If you are struggling with thoughts of suicide, PLEASE call the National Suicide Prevention Lifeline at 1-800-273-TALK (8255).
Knowing a loved one is suffering from depression and suicidal thoughts is one of the hardest things we can experience. While many people keep their thoughts of suicide to themselves and don’t share them with anyone, there are some warning signs we can look out for that our loved ones may be feeling desperate enough to take their own lives. The more we prepare ourselves and educate ourselves about these warning signs, the faster we can respond when we are concerned for their safety.
Obvious signs of suicidal thoughts are communicating a desire to end one’s life, and we can be mindful that people might go about expressing this in countless different ways. They might say things like “I don’t want to be a burden to you anymore. I don’t deserve to be alive. My family is better off without me.” They might express that their shame is weighing them down and they can’t seem to forgive themselves. They might tell you their pain feels unmanageable and that they can’t bear it anymore. They might be struggling to cope with everyday life.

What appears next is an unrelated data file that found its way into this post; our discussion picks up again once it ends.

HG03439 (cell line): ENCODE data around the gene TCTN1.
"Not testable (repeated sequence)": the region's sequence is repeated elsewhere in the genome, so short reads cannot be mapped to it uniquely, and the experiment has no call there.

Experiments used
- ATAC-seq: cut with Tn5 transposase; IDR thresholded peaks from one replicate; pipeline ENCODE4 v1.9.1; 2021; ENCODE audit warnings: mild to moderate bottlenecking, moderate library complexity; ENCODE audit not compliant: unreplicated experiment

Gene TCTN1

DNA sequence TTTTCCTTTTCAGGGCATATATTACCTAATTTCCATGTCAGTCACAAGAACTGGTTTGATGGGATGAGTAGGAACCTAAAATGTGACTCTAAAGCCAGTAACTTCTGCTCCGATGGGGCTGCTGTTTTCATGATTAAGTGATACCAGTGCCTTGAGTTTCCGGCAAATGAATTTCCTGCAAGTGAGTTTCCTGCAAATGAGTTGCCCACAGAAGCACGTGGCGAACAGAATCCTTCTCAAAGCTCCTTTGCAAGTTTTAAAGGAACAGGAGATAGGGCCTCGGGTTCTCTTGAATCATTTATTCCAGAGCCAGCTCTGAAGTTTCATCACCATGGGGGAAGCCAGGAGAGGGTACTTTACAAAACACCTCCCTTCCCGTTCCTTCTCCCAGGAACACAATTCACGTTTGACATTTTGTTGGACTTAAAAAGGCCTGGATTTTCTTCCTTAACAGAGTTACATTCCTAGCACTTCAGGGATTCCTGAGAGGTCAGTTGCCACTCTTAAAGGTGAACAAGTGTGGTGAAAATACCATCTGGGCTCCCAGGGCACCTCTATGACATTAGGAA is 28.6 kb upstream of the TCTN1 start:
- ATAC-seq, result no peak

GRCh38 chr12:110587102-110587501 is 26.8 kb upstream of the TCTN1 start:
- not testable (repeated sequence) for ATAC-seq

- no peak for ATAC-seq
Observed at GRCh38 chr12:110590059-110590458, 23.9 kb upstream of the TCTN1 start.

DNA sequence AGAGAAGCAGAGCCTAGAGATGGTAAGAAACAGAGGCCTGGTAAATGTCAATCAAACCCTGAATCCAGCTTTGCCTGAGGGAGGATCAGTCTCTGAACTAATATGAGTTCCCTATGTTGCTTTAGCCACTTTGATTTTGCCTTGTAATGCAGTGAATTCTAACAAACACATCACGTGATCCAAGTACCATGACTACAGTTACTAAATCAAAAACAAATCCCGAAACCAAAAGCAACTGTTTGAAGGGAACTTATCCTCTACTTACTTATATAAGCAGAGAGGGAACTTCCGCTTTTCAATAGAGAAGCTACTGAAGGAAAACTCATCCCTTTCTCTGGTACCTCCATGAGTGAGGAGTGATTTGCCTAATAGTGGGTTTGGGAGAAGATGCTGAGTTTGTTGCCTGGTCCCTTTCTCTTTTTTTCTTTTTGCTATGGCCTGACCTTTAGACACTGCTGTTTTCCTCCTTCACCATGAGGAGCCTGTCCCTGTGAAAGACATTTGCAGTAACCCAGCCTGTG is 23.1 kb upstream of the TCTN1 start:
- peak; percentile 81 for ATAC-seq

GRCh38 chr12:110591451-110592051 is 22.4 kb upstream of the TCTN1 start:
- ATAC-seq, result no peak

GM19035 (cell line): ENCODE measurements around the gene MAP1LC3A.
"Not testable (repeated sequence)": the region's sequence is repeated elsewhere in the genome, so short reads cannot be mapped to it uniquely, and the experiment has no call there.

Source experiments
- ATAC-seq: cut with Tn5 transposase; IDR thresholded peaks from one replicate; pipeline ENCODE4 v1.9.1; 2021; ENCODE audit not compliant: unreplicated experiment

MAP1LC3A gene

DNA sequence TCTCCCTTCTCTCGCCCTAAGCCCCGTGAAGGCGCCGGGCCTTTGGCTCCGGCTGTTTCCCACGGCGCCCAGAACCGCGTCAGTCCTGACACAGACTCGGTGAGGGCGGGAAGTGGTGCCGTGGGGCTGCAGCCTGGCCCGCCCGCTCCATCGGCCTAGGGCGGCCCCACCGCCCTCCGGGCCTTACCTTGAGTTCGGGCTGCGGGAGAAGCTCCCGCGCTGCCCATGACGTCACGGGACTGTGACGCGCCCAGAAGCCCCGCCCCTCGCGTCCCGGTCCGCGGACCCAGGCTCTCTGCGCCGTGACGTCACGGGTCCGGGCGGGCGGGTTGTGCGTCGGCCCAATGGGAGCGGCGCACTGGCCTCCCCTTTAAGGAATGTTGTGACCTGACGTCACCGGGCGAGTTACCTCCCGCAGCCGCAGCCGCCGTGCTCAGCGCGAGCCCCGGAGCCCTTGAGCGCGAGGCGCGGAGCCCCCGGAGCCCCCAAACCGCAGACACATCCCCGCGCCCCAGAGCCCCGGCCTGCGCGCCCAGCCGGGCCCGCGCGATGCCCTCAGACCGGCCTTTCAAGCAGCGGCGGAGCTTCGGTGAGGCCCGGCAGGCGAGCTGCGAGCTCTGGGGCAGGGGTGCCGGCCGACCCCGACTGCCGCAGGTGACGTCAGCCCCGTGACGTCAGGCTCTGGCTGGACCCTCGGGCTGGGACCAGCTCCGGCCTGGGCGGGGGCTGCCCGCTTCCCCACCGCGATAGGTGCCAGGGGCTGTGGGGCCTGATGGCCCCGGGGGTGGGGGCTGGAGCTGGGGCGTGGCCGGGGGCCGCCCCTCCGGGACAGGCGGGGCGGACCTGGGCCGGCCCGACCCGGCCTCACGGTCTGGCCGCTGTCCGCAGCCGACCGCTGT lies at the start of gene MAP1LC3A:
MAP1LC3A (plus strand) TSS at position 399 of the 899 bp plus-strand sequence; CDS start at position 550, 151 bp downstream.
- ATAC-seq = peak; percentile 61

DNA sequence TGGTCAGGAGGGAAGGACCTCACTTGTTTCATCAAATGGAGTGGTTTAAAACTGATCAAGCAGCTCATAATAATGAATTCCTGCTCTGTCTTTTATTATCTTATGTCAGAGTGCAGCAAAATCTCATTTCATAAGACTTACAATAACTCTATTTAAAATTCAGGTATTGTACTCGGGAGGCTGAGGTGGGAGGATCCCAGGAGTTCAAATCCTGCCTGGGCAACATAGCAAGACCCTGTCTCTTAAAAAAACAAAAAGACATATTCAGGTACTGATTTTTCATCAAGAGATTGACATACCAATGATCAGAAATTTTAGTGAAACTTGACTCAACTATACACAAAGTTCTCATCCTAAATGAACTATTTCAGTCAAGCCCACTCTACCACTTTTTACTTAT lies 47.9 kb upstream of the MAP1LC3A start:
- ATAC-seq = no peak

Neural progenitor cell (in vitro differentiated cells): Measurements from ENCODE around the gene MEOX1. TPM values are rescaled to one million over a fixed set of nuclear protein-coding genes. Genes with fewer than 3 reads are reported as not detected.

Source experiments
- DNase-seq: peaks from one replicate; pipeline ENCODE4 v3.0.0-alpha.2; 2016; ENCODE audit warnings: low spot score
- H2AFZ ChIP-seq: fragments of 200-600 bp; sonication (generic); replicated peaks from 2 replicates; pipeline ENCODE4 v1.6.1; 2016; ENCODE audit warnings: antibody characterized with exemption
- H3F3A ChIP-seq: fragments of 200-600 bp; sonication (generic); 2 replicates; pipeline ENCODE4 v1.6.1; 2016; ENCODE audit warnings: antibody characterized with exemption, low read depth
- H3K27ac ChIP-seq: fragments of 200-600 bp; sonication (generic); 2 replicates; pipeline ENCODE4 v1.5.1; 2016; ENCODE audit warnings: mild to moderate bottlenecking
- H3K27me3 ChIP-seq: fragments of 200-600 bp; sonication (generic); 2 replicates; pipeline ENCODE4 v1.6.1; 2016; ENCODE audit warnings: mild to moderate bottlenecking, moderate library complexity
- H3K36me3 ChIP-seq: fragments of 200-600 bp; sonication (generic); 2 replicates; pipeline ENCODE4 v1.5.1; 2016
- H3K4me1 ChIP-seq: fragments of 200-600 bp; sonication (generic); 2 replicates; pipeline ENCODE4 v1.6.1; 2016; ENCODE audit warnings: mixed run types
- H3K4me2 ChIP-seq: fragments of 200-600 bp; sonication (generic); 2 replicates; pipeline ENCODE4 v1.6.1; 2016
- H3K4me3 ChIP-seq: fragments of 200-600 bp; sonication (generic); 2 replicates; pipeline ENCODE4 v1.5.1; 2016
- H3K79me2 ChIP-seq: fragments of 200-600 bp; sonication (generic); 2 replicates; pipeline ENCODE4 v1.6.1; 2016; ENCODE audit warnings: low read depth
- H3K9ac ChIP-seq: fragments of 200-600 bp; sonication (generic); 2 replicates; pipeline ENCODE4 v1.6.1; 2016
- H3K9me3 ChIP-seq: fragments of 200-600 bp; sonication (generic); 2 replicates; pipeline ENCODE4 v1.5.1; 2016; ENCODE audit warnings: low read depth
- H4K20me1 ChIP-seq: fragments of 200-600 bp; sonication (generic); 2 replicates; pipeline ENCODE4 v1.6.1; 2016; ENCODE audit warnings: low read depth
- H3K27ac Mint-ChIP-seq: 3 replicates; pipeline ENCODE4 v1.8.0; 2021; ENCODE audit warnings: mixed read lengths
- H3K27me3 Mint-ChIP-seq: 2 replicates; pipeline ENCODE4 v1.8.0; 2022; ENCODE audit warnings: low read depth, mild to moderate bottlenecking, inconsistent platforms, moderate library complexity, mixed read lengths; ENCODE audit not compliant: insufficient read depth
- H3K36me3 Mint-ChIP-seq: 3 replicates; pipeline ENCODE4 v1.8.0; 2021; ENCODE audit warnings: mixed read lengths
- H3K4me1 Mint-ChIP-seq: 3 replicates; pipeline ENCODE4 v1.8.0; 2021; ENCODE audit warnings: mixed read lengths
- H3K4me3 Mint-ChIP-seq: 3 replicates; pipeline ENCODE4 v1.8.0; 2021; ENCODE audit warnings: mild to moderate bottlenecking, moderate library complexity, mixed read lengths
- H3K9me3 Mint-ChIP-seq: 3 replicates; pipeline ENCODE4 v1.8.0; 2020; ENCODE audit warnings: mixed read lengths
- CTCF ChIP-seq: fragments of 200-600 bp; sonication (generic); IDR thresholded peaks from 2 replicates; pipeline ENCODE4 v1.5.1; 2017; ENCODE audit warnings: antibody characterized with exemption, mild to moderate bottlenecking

People who are suicidal might start to withdraw from their daily lives, from social interaction and from spending any time with their loved ones. They might start to cancel plans so often you haven’t laid eyes on them in months. They may avoid interaction altogether. They might cease all communication. They may start defaulting on their responsibilities, missing work, school or other obligations. They might start neglecting self-care. You might start to observe noticeable changes in their behaviors, responses or personalities. They might become more easily triggered or reactive. They may become more aggressive or volatile and act in ways that are unrecognizable. They may seem like entirely different people to you.
Because shame can be such a major factor in our suicidal thoughts, when someone is suicidal, they might start reaching out to people in an attempt to make amends for having hurt them. They might start issuing apologies years after the fact because they want the people they hurt to know their feelings before they die.
If you’re concerned your loved one is suicidal, show them you’re there for them and will help in any way you can. Help them find a therapist or treatment program as soon as possible. Don’t hesitate to call a hotline or outreach group if they are in crisis.
Riverside Recovery is committed to treating co-occurring disorders such as depression alongside addiction recovery. Call (800) 871-5440 today for more information.